Each Child is Different
Dads, I know you look at your child; I know you see your child; but when was the last time you actually watched your child intently, and understood what was going on in their mind?
When my twins were just crawling, we had bought them a 4-piece puzzle.
The pieces were big, easy for their little hands to grasp and the picture on the front helped in placing each piece.
My oldest crawled over picked up a piece and tried to put it in its place for a few tries, then crawled away to play with something else.
Then my youngest crawled over, and worked that same piece, and worked that piece and worked that piece, until it fit.
He repeated that process with intense focus until all four pieces were in place.
I was watching for the entire process, mesmerized!
My conclusion: my youngest son and I had very similar approaches to problem solving; my oldest son and I had very different approaches to problem solving.
Not that either approach was superior – just different.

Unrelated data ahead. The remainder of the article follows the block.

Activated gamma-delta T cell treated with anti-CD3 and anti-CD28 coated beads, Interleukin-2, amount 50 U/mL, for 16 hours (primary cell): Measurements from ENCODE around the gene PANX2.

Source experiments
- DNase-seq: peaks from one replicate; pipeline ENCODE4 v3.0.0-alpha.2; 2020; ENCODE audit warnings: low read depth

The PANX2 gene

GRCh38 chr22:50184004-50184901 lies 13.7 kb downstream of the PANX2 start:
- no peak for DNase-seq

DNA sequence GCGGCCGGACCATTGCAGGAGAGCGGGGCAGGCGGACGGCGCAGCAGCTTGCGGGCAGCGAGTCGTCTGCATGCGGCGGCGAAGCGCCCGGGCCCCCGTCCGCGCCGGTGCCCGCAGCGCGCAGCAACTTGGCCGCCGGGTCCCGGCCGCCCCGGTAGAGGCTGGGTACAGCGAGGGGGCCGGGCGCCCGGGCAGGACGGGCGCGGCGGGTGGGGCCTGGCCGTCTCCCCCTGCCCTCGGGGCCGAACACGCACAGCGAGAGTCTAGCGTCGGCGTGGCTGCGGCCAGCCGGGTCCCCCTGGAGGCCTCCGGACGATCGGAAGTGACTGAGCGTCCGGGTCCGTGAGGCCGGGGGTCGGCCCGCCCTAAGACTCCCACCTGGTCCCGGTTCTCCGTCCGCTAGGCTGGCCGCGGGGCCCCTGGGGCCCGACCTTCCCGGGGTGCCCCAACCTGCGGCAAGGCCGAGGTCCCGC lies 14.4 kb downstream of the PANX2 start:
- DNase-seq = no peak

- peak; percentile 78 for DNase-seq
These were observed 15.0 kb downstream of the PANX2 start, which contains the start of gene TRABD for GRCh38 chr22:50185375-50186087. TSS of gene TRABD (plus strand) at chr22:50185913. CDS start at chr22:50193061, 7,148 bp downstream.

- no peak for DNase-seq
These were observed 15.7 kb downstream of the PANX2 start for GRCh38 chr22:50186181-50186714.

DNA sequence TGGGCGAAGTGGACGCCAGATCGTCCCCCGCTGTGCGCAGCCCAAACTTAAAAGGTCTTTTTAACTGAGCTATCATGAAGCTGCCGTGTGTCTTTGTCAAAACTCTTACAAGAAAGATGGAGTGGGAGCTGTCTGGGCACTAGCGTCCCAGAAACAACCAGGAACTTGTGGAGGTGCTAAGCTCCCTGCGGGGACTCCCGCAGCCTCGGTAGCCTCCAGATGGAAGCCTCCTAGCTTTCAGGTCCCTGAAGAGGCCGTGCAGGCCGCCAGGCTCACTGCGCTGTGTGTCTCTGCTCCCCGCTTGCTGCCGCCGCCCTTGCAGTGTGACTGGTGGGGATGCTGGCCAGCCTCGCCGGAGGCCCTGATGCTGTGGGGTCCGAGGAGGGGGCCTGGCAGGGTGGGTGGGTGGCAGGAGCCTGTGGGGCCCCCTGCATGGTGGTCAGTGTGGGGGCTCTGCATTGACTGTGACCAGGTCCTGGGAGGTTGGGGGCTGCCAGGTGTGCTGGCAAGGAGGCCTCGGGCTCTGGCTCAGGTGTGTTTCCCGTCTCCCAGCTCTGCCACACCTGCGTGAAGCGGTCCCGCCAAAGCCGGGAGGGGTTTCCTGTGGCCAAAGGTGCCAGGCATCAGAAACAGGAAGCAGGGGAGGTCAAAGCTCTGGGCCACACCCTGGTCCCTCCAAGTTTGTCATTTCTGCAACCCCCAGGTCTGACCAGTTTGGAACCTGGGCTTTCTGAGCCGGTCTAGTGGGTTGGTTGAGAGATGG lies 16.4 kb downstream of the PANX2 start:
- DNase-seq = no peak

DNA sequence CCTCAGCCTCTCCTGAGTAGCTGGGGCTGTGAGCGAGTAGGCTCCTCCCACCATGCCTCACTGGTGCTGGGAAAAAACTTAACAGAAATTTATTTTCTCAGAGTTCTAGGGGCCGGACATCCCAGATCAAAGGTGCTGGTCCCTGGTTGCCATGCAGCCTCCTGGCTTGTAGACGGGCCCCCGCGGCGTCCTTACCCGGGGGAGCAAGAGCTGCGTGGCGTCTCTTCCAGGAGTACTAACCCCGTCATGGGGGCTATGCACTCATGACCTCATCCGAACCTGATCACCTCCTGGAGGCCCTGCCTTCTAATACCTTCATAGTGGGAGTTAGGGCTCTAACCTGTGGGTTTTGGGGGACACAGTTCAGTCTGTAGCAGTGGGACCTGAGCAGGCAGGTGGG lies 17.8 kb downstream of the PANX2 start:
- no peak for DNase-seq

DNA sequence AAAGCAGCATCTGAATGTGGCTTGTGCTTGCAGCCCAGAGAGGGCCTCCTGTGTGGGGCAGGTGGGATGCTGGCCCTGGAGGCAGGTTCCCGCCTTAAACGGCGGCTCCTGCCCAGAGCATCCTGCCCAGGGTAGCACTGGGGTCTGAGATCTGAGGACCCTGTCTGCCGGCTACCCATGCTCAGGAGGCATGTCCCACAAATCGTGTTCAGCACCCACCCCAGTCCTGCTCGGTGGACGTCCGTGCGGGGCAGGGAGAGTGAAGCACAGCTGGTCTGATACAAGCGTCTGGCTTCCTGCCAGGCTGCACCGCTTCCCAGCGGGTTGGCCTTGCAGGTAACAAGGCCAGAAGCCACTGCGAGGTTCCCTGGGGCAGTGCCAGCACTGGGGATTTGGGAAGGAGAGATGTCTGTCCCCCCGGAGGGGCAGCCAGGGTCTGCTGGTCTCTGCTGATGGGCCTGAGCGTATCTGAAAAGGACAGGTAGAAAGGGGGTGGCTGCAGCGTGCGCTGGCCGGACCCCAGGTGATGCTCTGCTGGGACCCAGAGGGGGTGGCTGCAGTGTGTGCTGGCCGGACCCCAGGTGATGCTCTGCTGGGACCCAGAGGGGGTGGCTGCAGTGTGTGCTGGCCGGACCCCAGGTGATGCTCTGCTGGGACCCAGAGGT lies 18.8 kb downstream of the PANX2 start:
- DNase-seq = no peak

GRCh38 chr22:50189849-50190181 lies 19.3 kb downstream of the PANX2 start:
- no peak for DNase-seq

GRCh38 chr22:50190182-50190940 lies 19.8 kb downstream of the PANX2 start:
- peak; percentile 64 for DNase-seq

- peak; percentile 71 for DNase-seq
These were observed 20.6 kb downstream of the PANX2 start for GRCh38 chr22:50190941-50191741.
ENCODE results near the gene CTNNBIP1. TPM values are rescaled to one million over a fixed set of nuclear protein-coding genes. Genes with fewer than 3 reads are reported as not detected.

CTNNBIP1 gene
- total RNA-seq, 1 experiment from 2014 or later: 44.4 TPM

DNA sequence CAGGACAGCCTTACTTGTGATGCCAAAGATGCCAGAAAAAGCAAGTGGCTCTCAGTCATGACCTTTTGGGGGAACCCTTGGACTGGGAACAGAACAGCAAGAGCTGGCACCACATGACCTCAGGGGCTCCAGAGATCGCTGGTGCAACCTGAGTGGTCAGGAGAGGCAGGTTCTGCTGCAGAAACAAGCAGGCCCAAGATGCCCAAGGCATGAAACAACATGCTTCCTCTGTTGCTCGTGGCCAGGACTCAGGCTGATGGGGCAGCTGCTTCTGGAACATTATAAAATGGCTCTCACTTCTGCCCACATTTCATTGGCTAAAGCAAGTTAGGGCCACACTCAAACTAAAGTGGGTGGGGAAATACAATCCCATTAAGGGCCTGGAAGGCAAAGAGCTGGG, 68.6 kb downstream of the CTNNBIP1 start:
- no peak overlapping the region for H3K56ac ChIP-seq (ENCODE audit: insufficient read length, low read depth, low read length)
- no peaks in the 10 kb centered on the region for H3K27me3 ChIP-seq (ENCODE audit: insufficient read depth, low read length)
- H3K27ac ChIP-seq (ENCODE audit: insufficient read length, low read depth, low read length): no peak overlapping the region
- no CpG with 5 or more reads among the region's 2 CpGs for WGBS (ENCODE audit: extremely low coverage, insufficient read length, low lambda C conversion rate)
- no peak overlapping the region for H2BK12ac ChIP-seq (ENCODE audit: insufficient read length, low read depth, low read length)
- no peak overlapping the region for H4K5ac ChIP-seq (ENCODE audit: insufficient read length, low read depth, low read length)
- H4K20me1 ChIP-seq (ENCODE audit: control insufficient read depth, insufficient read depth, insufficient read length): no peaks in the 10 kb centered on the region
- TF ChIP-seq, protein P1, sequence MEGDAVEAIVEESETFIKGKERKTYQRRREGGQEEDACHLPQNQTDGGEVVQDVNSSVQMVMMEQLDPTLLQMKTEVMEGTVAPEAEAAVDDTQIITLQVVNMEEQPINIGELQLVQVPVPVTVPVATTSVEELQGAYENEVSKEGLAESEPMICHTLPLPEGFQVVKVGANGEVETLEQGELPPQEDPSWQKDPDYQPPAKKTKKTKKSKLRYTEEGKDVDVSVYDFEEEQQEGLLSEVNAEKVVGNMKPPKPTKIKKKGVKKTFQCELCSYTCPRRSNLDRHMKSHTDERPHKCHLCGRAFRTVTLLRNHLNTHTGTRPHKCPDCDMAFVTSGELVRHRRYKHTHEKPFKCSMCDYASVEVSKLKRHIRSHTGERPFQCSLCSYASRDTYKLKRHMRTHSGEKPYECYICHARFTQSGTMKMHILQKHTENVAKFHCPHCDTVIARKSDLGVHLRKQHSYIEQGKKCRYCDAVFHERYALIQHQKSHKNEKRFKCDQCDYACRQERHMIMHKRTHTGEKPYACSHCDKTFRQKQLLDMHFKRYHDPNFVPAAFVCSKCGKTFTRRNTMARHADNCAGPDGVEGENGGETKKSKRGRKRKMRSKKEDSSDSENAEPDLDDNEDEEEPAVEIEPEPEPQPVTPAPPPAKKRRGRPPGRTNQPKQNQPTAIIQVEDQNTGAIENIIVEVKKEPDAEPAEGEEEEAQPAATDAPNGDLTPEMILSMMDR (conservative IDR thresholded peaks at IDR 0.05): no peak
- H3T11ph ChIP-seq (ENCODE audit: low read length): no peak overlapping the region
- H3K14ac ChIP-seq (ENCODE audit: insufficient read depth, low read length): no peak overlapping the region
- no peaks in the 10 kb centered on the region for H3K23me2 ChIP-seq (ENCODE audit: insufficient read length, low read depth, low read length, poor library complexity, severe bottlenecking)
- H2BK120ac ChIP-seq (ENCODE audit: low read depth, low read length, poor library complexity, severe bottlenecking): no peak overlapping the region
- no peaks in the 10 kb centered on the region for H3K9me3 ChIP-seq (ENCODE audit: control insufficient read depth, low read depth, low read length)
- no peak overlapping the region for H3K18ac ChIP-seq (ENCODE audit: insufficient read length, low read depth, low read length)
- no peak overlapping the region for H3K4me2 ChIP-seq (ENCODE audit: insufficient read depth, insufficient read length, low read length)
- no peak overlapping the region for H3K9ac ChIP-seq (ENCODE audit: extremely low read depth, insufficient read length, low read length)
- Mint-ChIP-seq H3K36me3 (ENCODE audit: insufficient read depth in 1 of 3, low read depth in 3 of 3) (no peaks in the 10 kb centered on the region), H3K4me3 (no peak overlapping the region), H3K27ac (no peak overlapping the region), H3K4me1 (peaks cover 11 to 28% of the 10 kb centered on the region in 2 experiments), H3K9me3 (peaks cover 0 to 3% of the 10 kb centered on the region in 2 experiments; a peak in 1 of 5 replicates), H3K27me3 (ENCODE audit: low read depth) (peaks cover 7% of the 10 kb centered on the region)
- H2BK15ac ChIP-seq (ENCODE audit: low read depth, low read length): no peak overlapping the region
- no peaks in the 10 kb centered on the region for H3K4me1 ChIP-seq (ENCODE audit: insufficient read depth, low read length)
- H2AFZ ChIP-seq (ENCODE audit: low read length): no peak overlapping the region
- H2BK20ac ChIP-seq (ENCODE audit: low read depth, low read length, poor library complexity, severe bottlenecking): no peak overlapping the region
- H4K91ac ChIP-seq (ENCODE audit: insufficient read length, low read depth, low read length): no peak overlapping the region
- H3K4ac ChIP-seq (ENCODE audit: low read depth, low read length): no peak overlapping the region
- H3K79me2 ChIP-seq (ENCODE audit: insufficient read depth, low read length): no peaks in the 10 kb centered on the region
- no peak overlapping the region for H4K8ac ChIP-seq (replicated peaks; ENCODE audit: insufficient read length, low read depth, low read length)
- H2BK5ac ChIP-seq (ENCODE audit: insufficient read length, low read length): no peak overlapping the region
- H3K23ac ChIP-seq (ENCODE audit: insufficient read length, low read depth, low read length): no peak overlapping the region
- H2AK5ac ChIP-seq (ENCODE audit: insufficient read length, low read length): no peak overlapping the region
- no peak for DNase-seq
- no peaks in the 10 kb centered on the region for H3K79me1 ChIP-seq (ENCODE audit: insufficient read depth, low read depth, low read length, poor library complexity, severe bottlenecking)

Today they are both highly successful, both in life and in business.
Dads, your child is unique.
There is not another child anywhere who is identical to your child, even if your child is a twin (or one of multiples).
Not only does he/she have unique DNA and temperament, but the experiences during pregnancy, the birth experience, and each experience and adaptive response since birth has created neural pathways and connections unlike anyone else in the world.
This is part of what makes parenting the hardest job on the planet: your child is unique, and changes every day.
There is no “one-size-fits-all” when it comes to being a father!
Take the time to really WATCH your child and understand what is going on in his/her brain.
What worked (or did not work) with you as a child needs to be assessed based on who your child is (at the moment).
Whether your child is a newborn or in high school, knowing this makes being a father much easier, and more fulfilling.
You come equipped with a “father ninja sense”; tune-in to that so you can assist your child in becoming a self-regulating, self-directive, independent-thinking adult who makes a positive contribution, both with loved ones and the world.